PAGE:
Chasing dreams, hundreds of ‘salukara’ at a time
BORONGAN CITY—While everyone else is in deep slumber, one kitchen in Barangay Songco here is full of life from 2 a.m. to 7 a.m.: The people are busy making “salukara” or native rice crepes.
Ma. Bella Divino, 56, and her family are up and about cooking a couple of hundred salukara for hungry customers, prioritizing those who had ordered ahead.
It is indeed not an uncommon sight to see customers leave Divino’s household empty-handed because all the crepes had been sold out.
Selling salukara, a native delicacy of Eastern Samar, was her way to feed her family.
Even when the entire province had been placed on enhanced community quarantine, Divino continued cooking salukara –both to sell to her customers and give to some front-liners.
She is not the only one who makes salukara in the province, but hers has become famous because of the superior taste.
Unlike others who use simple yeast, Divino uses newly gathered coconut wine or tuba as a raising agent, adding to the flavor. She also uses newly harvested native rice, not the commercial varieties that tend to have a strong odor. She also places her freshly cooked salukara on presmoked banana leaves for that added aroma and flavor.
Divino’s salukara is now known all over the province, but success didn’t come easy.
Years ago, money was hard to come by since her 56-year-old husband Pedro, who works as an agriculturist, had a meager salary.
After giving birth to their fourth child, Divino started to think about how she could generate extra income to help make both ends meet.
She sought the help of her mother-in-law, who had been occasionally selling rice crepes, and got her heirloom recipe.
With just P300 in capital and a rusty kerosene stove, she started cooking her own salukara in 1997.
But Divino, an agriculture graduate of the Eastern Samar State University, struggled to find regular clients in the beginning since she was not known to be a baker.
“Peddling was tough. You need to shout at the top of your voice to get people’s attention and you brave the elements,” she said.
Determined to get the word out, she hawked on the street corners of Borongan City, at times going door to door, pleading with people to try her salukara.
Her determination and hard work paid off as she was slowly able to establish a local fan base.
Her product became so popular that it was featured on the television shows.
Divino’s salukara also found its way to the halls of Congress and the malls in Manila.
“The staff of former congressman and now Eastern Samar Gov. Ben Evardone would order some to be given to his colleagues. [Television host and talent manager] Boy Abunda and his sister, Congresswoman Fe Abunda, would also regularly order for their parties and gatherings,” she said.
The provincial government of Eastern Samar and the Borongan city government have also included her salukara in their food festivals in Manila.
At present, the Divinos reside in a two-story house in Barangay Songco here—a far cry from their small and dilapidated abode more than two decades ago.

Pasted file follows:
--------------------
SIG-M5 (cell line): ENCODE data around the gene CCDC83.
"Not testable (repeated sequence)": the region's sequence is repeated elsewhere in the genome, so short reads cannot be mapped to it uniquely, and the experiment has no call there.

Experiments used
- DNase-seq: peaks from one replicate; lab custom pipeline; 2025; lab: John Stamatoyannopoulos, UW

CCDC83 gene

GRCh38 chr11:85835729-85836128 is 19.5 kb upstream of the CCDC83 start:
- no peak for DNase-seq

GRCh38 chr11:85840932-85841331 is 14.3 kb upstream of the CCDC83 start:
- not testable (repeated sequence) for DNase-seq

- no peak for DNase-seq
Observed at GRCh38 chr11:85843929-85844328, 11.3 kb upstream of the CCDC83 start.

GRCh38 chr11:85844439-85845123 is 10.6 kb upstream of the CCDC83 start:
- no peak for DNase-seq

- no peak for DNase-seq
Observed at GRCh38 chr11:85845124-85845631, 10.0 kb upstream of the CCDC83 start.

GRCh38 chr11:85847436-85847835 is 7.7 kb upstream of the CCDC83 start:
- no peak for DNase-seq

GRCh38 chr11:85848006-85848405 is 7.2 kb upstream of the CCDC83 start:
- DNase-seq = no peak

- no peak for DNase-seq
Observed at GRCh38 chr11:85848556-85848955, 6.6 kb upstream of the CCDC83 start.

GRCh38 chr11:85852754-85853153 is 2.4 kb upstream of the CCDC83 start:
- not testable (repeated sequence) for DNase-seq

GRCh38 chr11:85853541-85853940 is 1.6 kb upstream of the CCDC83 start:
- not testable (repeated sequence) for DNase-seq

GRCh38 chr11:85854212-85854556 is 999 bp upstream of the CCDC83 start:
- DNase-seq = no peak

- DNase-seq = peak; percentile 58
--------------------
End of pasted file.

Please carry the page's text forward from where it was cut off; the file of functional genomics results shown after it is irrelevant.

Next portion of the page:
The old oven has been replaced with a modern one that can cook four salukaras per minute.
But some things never change.
Divino still uses pot covers instead of frying pans for that even temperature so that the crepes won’t get burned, a tip from her mother-in-law.
Cooking salukara, she said, takes only a minute but the preparation takes hours.
Despite being touted as having the best salukara in town, the Divinos do not want to go commercial and have refused offers to help them expand.
Often, their unwillingness to get a bigger market has been misconstrued as apathy and condescension.
The Divino couple, however, insist that they have nothing to explain to skeptics and that they are happy where they are.
“A bigger income is good but there are also add-on expenses. Besides, we already have more orders than we can handle. Going commercial will eventually affect the delicate preparation of the ingredients and the size of our product. We always prefer quality over quantity,” they said.
Five kilos of rice will make about 150 pieces of delicious salukara, which are sold for P10 each.
Nobody really knows how salukara got its name, but according to local historian Msgr. Lope Robredillo, salukara was already a delicacy during the Spanish colonial period. The basic ingredients have not really changed and neither has the basic cooking method.
First, the rice should be milled and ground into a fine powder and soaked for three hours.
Then sugar, salt, coconut extract and anise are added and mixed and fermented with coconut wine or “tuba.”
After five hours, it is ready for cooking using whipped lard.
At P10 apiece, the Divinos chalk up a gross income of about P1,500 a day and a net income of at least P600 a day, which for them is more than enough. But for the couple, the best return on investment in their salukara are their children: three are now professionals while the youngest is a college freshman and a Department of Science and Technology scholar.
“Patience, persistence and learning how to save lead to long-term pay offs. It is such a shame that some of us just rely on dole outs and financial aid instead of working hard. Easy money can disappear faster than you can blink,” Divino said.
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